Seller Misconceptions

“Sunk Cost”:  retrospective (past) cost that has already been incurred and cannot be recovered.


What Sellers paid for their home ” and how much they subsequently put into it (for improvements, updates, etc.)  ” are important psychologically.*

And, depending on how much the would-be Seller currently owes on their home, the sum of their cost + improvements certainly matters financially (if the mortgage balance plus any home equity loan exceeds the current value, the owner is what’s called “underwater” ” and may not be able to sell).

However, it’s seldom the case that the owner’s cost + improvements = current fair market value.

Historical Cost

There’s a succinct, one-word explanation for why that’s so: “historical” (called “book value” in accounting-speak).

While home valuations are hardly as perishable as a dozen eggs or a gallon of milk, prices are deemed obsolete within six months (if not sooner).

That’s because markets, interest rates, inventory, etc. continually change.

While the Twin Cities housing market is less volatile than Miami’s or Las Vegas’, annual changes of plus or minus 10% aren’t unheard of.

String together a couple of years of market changes ” let alone a few decades! ” and it’s easy to see how the owner’s outlays quickly recede in significance.  See, “Why the Neighbor’s Home Usually Isn’t a Comp.”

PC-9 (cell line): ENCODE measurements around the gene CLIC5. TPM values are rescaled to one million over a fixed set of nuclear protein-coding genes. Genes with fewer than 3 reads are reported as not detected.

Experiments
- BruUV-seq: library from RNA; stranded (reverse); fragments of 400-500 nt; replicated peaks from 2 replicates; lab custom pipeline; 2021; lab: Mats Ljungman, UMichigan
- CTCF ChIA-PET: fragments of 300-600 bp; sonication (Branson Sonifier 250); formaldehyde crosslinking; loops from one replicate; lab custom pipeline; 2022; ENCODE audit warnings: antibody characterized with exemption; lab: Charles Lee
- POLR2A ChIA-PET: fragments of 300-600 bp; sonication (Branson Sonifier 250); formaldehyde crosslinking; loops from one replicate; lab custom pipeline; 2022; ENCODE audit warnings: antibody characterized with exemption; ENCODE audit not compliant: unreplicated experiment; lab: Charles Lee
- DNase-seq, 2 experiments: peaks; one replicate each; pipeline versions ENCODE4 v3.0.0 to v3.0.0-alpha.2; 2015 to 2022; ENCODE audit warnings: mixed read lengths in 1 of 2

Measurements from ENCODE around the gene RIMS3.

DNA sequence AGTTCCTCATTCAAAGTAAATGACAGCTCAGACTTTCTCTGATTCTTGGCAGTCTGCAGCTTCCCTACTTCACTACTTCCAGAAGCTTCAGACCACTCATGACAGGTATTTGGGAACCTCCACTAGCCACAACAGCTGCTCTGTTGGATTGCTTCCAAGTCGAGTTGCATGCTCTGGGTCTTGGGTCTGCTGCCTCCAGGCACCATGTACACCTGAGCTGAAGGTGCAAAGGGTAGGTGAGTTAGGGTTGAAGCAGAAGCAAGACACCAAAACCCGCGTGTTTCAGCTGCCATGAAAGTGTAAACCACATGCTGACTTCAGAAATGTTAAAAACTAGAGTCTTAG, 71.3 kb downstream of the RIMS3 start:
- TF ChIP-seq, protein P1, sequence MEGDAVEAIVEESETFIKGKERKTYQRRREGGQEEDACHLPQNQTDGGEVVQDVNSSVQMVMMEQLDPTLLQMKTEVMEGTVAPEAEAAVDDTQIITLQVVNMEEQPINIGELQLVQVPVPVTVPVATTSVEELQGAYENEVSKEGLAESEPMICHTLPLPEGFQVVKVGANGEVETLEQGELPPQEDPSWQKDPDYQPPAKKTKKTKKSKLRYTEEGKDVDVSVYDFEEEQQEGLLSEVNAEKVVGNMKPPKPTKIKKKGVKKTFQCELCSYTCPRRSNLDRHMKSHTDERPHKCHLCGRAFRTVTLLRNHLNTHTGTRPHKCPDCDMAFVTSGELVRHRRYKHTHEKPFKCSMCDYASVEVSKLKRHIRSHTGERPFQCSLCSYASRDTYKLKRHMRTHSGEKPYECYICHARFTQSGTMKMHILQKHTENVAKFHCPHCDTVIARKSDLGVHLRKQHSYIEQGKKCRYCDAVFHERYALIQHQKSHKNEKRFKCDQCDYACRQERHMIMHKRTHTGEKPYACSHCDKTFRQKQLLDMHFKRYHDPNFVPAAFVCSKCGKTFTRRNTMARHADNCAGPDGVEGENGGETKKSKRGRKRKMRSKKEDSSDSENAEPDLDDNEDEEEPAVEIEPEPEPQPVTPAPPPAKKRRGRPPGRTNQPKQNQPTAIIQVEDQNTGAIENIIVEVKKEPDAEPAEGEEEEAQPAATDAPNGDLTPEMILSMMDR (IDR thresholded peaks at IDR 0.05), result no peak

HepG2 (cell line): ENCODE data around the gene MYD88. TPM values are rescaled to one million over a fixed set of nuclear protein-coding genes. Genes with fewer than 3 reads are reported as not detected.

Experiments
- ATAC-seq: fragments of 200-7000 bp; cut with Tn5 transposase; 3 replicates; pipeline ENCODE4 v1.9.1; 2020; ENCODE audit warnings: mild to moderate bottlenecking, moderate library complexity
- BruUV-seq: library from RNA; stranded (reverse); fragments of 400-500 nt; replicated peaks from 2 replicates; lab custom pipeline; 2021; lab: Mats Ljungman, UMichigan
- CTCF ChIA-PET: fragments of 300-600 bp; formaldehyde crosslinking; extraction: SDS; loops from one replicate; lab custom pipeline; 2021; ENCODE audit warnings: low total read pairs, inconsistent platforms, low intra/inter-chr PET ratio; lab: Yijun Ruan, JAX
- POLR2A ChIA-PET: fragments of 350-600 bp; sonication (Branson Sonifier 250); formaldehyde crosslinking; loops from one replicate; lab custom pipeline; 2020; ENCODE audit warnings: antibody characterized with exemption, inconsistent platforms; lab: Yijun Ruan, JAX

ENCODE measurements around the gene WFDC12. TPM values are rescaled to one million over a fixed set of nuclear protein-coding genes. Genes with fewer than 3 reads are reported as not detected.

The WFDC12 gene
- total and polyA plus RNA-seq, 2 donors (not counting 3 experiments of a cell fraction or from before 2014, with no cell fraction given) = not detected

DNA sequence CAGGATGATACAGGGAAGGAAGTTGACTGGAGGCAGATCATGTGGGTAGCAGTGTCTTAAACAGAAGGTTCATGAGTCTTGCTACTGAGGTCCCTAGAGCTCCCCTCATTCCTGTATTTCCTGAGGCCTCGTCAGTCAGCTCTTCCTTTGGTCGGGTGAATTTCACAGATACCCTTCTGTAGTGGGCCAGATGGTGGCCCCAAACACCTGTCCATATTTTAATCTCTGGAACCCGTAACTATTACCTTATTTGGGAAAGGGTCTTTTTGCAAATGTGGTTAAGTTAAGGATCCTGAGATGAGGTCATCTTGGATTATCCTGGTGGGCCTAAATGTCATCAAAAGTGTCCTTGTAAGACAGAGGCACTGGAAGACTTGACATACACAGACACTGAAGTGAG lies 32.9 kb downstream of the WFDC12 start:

Three Good Comp’s (and Maybe a Fast “Pending” Sale)

What is relevant pricing a home?

For all but the most unique homes, just this: how much the three most similar, nearby homes sold for (called Comp’s, or “Comparable Sold Properties”) within the last six months (ideally less) ” and to a much less extent, how much competing homes are asking (can be unreliable because of overpricing).

In fact, the Comp’s establish likely fair market value not just for the listing agent (representing the Seller), but also for Buyers’ agents, and ” eventually ” for the Appraiser working for the Buyer’s lender.

It may be counter-intuitive to Sellers, but all the other data is just housing market noise . .

*While the owner’s costs aren’t so relevant, the condition of their home is very relevant.

About the author

Ross Kaplan has 19+ years experience selling real estate all over the Twin Cities. He is also a 12-time consecutive "Super Real Estate Agent," as determined by Mpls. - St. Paul Magazine and Twin Cities Business Magazine. Prior to becoming a Realtor, Ross was an attorney (corporate law), CPA, and entrepreneur. He holds an economics degree from Stanford.

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